Today Australia has an estimated international sea freight net debt of about $7.8 billion. We have an Australian trading fleet with an average age of 19 years, compared to a global average age of 12 years. The Shipping Reform (Tax Incentives) Bill 2012 and the Tax Laws Amendment (Shipping Reform) Bill 2012 are specifically intended to reverse this decline in Australian shipping investment by making tax laws applicable to Australia's shipping industry comparable to those applying in other countries. Furthermore, with Australia's shipping activity being the fourth largest in the world yet with Australian flagged ships carrying only 0.5 per cent of the cargo, there is an obvious opportunity for Australia to value-add to our resources exports by increasing our shipping operations. Why should overseas flagged shipping operators and not Australian ships carry Australian resources? This is a major industry with huge existing and future business potential which Australia is well placed to capitalise from. Yet, we have been sitting back and watching the opportunities presented by Australia's resources boom sail past us.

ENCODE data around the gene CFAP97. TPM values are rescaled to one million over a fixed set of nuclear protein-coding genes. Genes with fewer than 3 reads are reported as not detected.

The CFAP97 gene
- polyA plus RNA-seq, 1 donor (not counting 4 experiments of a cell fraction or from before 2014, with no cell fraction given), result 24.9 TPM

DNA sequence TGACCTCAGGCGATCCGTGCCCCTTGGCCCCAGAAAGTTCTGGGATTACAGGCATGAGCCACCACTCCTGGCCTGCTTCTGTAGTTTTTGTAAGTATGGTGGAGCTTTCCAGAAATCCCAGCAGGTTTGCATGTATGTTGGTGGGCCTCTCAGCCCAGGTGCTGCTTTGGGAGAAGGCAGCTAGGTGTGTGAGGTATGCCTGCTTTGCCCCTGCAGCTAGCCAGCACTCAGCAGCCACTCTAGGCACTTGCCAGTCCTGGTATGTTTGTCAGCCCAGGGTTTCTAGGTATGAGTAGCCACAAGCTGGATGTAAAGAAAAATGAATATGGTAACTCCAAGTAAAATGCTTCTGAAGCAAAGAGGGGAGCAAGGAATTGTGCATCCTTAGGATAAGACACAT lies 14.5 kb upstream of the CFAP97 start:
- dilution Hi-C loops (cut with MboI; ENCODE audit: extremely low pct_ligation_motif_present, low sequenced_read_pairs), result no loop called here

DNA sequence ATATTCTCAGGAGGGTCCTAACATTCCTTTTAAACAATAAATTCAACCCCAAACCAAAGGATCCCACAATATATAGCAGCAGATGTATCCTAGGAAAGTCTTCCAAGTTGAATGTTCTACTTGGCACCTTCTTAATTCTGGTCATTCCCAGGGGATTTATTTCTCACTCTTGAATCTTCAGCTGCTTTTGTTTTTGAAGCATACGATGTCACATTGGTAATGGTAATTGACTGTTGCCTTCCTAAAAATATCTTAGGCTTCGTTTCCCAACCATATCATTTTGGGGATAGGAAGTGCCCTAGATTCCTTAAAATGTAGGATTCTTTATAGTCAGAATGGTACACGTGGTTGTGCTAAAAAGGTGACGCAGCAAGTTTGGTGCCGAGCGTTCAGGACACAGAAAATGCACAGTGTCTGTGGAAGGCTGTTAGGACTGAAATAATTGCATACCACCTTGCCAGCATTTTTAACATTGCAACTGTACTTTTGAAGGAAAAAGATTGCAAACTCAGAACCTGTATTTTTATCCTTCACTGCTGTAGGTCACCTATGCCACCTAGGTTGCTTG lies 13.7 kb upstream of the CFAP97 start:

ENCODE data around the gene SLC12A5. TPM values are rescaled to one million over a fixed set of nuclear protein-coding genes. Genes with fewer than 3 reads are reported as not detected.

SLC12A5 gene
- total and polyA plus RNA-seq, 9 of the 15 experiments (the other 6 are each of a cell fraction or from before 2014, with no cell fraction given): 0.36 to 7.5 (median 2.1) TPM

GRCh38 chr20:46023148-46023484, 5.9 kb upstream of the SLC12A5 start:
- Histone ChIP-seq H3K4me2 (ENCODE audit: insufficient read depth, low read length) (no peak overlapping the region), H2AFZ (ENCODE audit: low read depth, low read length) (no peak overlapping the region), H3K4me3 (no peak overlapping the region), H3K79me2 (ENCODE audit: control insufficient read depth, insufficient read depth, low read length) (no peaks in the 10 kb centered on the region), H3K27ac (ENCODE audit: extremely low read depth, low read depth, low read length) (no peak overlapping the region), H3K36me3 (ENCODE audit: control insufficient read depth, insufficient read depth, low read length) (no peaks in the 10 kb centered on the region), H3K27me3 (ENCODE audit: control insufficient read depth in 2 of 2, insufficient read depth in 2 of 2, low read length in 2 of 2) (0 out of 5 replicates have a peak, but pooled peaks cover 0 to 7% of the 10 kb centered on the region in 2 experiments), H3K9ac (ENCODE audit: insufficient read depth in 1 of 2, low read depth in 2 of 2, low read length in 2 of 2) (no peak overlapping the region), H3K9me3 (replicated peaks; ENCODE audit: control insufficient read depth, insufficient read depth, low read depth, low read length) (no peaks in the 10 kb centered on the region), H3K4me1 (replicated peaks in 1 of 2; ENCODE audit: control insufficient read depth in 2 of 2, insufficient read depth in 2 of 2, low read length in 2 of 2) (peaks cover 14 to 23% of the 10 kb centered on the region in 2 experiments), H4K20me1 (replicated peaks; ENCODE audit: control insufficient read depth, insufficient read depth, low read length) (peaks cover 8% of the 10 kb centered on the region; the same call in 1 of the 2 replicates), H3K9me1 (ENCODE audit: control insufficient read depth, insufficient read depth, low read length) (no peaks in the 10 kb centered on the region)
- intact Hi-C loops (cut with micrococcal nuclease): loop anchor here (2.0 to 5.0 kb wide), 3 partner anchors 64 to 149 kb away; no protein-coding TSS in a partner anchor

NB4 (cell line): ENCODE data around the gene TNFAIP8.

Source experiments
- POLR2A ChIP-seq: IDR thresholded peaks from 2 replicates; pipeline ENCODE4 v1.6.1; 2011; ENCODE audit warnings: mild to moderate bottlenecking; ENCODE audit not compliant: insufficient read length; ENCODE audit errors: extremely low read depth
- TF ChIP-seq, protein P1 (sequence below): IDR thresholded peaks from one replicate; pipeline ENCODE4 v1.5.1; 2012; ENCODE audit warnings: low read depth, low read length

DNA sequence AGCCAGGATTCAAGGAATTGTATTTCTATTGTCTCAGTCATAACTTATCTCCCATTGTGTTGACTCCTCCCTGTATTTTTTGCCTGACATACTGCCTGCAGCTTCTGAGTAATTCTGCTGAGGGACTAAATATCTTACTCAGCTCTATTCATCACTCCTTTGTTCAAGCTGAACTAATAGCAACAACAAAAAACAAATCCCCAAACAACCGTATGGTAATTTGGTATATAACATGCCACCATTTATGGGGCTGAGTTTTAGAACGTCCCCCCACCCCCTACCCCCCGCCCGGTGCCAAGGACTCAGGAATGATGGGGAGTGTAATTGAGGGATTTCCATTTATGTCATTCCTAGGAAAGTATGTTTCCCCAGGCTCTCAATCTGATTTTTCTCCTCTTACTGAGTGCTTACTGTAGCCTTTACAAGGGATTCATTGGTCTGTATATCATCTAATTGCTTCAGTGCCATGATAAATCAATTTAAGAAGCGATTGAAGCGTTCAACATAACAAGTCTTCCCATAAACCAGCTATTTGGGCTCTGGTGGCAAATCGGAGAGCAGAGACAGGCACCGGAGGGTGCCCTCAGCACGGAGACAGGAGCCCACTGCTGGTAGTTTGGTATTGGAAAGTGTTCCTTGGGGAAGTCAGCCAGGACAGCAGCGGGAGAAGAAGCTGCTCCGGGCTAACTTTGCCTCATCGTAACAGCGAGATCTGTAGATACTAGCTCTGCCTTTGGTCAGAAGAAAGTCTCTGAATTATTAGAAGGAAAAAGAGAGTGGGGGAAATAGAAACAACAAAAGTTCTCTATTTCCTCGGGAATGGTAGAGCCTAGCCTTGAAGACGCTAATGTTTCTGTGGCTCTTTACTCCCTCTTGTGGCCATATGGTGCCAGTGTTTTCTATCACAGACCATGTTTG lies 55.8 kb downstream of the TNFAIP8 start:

In too many places across the world the shipping industry continues to crew ships with what is effectively slave labour. Ships are using unskilled crews to work on unsafe ships, with no working rights and working under dreadful conditions with little or no pay. Other members in this place have referred to the 'ships of shame' debacle. Regrettably, that is what members opposite are prepared to turn a blind eye to by opposing this legislation under the guise that it will add to shipping costs for Australians. The exploitation of any worker should be condemned, and fair working conditions should apply to all people regardless of which country they originate from. I very much doubt that any fair-minded Australian would want to profit or benefit from the exploitation of others. Furthermore, I have seen no evidence that money saved by exploiting ship crews is passed on to the exporters, the importers or the consumers. The fact, however, is that a modern shipping operation with modern vessels and well-skilled crews with good working conditions can be competitive, and that is what this legislation seeks to achieve.